> > > lined up at the start. I had been assured by rbr that everyone in a
> > > Masters
> > > race would be grossly obese (and on beautiful $10,000 bikes). Apparently
> > > these guys didn't get the memo because most were lean and ripped (and on
> > > beautiful $10,000 bikes). I was disgusted and disappointed.

> >
> > The rbr masters fattie obsession is the same as the LANCE LAFFERTY
> > obsession.  Fun, but it is not real.

>
> There are people like the prototypical rbr Masters Fattie,
> but it is equally common to have Masters Fatties that
> have delusions of seriousness like the rbr stereotype
> but that can in fact also RIP YOUR LEGS OFF. I think
> Kurgan would argue that the delusions are a more
> critical part of the stereotype than the actual bodyfat
> percentage.
>
> That whole Socal Masters contingent that spends
> almost as much time ripping people's legs off as writing
> web race reports in the style of a 12 year old hAQQeR
> d00d scares me.


That you managed to write this entire post without a reference to
delusional Masters Fattie doping confuses me.

--
Ryan Cousineau [email protected] http://www.wiredcola.com/
"In other newsgroups, they killfile trolls."
"In rec.bicycles.racing, we coach them."
 
O

Off The Back

Guest
SLAVE of THE STATE wrote:
> I thought that was even funnier and my smile got even bigger: there
> was no way in hell he was ever going to admit to anyone that he was
> peeing at the start line, with people standing all over the place.


If you look behind the S/F line of most NRC races, I think you'll see quite
a few puddles. As Dave Towle does 10 minutes of rider introductions and
call-ups, the unwashed masses (i.e., pack-fill) get to drain off that last
bit of fluid, which I suppose is some consolation for starting in the back.

> It is good to be a pet primate. Plenty of money and time for racing
> and training.
>
> How do you like the wheels I bought you?


Yes, thanks Greg. Next I'm hoping for a track bike and a cross bike. Please
keep up the good work.

Mark
http://marcofanelli.blogspot.com
 
O

Off The Back

Guest
bjw wrote:
> There are people like the prototypical rbr Masters Fattie,
> but it is equally common to have Masters Fatties that
> have delusions of seriousness like the rbr stereotype
> but that can in fact also RIP YOUR LEGS OFF. I think
> Kurgan would argue that the delusions are a more
> critical part of the stereotype than the actual bodyfat
> percentage.


Probably true, but the best stereotype is the guy who has delusions of
seriousness, but is still carrying around 10-20 lbs extra and can't rip your
legs off. Personally, I have no problem with older racers who ride fast and
are serious, although I doubt they have as much fun as somebody who keeps it
all in better perspective, no matter at what level they race.

> That whole Socal Masters contingent that spends
> almost as much time ripping people's legs off as writing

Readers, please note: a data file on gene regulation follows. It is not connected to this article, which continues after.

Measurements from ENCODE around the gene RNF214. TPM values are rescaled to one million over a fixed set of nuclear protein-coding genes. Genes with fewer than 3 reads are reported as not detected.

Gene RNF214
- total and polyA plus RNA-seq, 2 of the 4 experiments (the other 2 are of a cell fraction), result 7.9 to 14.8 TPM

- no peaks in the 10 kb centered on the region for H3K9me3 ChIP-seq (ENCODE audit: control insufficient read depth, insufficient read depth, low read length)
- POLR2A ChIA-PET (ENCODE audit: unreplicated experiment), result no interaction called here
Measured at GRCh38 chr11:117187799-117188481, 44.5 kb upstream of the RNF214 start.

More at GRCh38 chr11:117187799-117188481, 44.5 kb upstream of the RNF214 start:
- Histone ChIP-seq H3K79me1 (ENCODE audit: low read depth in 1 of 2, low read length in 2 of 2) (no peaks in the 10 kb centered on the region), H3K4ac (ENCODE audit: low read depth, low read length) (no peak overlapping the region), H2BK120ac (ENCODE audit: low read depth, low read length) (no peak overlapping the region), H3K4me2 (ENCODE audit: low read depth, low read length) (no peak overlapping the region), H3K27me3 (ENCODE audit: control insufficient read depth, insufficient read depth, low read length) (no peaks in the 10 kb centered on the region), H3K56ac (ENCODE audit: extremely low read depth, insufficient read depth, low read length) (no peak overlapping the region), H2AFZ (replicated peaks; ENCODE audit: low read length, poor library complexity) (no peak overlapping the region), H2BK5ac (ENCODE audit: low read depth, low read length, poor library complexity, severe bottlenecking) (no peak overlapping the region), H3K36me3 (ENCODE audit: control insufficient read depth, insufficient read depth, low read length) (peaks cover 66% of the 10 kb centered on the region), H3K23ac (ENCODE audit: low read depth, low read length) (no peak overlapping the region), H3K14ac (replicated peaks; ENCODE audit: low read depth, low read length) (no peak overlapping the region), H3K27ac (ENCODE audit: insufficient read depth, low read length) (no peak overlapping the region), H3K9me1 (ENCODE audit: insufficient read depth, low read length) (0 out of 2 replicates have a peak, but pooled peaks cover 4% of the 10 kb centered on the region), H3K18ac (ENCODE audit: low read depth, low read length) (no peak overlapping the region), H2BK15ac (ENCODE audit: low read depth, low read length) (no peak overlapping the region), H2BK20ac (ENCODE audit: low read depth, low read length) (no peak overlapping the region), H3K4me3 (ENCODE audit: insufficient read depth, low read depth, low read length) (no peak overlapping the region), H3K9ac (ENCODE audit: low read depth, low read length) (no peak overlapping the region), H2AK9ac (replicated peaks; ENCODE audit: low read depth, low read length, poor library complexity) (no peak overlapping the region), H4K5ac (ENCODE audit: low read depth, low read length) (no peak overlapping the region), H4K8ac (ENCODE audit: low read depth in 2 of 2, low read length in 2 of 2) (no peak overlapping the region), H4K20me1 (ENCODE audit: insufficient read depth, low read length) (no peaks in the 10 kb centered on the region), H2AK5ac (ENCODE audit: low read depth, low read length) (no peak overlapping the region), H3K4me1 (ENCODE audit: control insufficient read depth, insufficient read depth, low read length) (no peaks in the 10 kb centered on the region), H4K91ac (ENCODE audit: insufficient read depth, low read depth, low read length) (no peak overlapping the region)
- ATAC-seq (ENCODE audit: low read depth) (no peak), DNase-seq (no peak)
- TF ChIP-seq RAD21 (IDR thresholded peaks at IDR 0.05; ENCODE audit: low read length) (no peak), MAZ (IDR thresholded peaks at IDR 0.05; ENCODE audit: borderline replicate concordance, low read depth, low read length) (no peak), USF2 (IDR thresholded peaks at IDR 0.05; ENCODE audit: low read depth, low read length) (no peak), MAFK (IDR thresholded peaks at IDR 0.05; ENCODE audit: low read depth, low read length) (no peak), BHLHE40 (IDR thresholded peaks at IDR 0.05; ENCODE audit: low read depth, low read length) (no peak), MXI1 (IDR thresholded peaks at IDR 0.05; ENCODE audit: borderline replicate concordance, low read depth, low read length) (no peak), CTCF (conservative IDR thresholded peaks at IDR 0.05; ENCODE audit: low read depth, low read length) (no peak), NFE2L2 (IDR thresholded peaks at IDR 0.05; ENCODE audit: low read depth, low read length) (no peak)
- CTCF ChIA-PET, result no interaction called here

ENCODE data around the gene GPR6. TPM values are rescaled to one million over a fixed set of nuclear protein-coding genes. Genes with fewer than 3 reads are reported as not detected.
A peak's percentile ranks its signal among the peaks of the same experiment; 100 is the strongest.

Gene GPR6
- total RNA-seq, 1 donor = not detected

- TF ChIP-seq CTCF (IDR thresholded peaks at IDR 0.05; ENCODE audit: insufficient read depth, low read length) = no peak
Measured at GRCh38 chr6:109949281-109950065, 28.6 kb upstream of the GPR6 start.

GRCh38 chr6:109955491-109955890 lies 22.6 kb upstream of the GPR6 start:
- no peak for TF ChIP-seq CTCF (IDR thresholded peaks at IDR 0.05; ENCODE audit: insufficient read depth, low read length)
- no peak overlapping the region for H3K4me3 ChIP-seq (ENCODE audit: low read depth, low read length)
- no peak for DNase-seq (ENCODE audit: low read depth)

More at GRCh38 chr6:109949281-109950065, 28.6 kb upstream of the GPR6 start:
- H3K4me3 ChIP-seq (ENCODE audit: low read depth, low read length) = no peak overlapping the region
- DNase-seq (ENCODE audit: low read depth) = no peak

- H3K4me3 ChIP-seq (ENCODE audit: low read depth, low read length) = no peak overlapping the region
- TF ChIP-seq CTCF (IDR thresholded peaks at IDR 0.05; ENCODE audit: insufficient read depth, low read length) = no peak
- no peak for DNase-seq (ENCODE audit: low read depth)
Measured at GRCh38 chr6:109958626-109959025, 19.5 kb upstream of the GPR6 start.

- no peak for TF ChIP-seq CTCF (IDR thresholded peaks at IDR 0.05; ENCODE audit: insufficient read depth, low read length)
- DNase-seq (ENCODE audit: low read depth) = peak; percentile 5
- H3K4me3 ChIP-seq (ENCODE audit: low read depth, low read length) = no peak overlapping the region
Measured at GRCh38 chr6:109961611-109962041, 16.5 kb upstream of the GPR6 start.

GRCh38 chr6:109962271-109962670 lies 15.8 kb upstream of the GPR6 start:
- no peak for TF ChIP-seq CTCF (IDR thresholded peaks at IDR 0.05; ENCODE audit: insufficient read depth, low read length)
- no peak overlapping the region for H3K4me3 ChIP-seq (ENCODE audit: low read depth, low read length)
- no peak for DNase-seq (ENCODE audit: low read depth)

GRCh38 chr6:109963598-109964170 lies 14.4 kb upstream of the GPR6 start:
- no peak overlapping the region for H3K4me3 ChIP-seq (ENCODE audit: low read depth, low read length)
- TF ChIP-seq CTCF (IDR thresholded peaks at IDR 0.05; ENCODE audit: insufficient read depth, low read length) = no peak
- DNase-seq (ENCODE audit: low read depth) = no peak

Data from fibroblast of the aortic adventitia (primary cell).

> web race reports in the style of a 12 year old hAQQeR
> d00d scares me.


As a representative of that SoCal Masters contingent, I took offense at this
remark at first, but then I realized it doesn't apply to me because my race
reports are at least the level of a 16-year-old. But I will have to defend
the unnamed and undisputed king of 12-year-old race reports by pointing out
that he has done more for bike racing in recent years than most of us ever
will in a lifetime. His recent efforts include promoting and sponsoring
successful downtown crits in new venues, providing financial support to
up-and-coming racers, and pushing hard for development of multi-use
recreational facilities (inc. cycling).

Mark
http://marcofanelli.blogspot.com
 
R

Ryan Cousineau

Guest
In article <qQ%[email protected]>,
"Off The Back" <[email protected]> wrote:

> SLAVE of THE STATE wrote:
> > I thought that was even funnier and my smile got even bigger: there
> > was no way in hell he was ever going to admit to anyone that he was
> > peeing at the start line, with people standing all over the place.

>
> If you look behind the S/F line of most NRC races, I think you'll see quite
> a few puddles. As Dave Towle does 10 minutes of rider introductions and
> call-ups, the unwashed masses (i.e., pack-fill) get to drain off that last
> bit of fluid, which I suppose is some consolation for starting in the back.
>
> > It is good to be a pet primate. Plenty of money and time for racing
> > and training.
> >
> > How do you like the wheels I bought you?

>
> Yes, thanks Greg. Next I'm hoping for a track bike and a cross bike. Please
> keep up the good work.
>
> Mark
> http://marcofanelli.blogspot.com


Greg, have you ever considered moving to Canada? The visas or TN waivers
are relatively easy to get in certain specialties, and I could really
use a new mountain bike.

This year, I have been reduced to sullying my hands with commerce in my
spare time to get more funds for my bike habit*, and your assistance
could really make a difference to my lifestyle.

Just $10 a day could make my dreams of a full-suspension XC bike come
true,

*As Frank Lopez says in "Scarface," don't get high on your own supply.
That should apply to bike parts, too.

--
Ryan Cousineau [email protected] http://www.wiredcola.com/